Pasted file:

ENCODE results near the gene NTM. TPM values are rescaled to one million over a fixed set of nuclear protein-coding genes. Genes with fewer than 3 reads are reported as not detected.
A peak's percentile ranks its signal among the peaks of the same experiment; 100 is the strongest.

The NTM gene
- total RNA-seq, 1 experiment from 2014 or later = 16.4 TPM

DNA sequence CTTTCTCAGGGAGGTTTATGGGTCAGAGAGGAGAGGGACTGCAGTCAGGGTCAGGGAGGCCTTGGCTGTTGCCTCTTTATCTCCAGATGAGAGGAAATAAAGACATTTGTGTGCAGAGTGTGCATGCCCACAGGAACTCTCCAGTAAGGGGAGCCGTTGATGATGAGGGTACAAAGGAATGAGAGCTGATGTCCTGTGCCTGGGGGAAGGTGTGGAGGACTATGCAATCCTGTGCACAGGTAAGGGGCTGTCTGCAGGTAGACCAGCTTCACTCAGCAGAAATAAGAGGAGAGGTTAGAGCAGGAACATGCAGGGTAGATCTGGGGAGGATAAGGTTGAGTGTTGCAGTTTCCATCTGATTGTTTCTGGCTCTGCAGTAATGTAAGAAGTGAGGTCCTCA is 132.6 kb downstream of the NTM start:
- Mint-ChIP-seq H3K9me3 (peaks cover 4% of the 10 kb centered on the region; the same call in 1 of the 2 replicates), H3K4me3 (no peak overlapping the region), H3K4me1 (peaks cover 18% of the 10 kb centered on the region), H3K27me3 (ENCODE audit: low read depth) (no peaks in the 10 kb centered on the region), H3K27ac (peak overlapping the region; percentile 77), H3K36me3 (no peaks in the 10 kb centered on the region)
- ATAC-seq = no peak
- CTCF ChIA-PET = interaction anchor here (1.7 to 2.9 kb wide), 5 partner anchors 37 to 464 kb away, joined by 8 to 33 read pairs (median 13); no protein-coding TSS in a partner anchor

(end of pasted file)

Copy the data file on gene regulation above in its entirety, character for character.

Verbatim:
ENCODE results near the gene NTM. TPM values are rescaled to one million over a fixed set of nuclear protein-coding genes. Genes with fewer than 3 reads are reported as not detected.
A peak's percentile ranks its signal among the peaks of the same experiment; 100 is the strongest.

The NTM gene
- total RNA-seq, 1 experiment from 2014 or later = 16.4 TPM

DNA sequence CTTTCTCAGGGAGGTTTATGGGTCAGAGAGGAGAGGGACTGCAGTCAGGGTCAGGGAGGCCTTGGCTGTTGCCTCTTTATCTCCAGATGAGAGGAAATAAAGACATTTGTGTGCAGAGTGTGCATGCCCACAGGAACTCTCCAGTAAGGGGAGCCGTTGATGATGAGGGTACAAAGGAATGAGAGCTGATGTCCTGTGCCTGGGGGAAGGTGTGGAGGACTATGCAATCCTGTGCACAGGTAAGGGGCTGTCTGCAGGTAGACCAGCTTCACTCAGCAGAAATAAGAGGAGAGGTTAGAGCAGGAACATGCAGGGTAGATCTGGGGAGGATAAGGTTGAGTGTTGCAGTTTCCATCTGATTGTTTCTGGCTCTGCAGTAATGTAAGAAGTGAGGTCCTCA is 132.6 kb downstream of the NTM start:
- Mint-ChIP-seq H3K9me3 (peaks cover 4% of the 10 kb centered on the region; the same call in 1 of the 2 replicates), H3K4me3 (no peak overlapping the region), H3K4me1 (peaks cover 18% of the 10 kb centered on the region), H3K27me3 (ENCODE audit: low read depth) (no peaks in the 10 kb centered on the region), H3K27ac (peak overlapping the region; percentile 77), H3K36me3 (no peaks in the 10 kb centered on the region)
- ATAC-seq = no peak
- CTCF ChIA-PET = interaction anchor here (1.7 to 2.9 kb wide), 5 partner anchors 37 to 464 kb away, joined by 8 to 33 read pairs (median 13); no protein-coding TSS in a partner anchor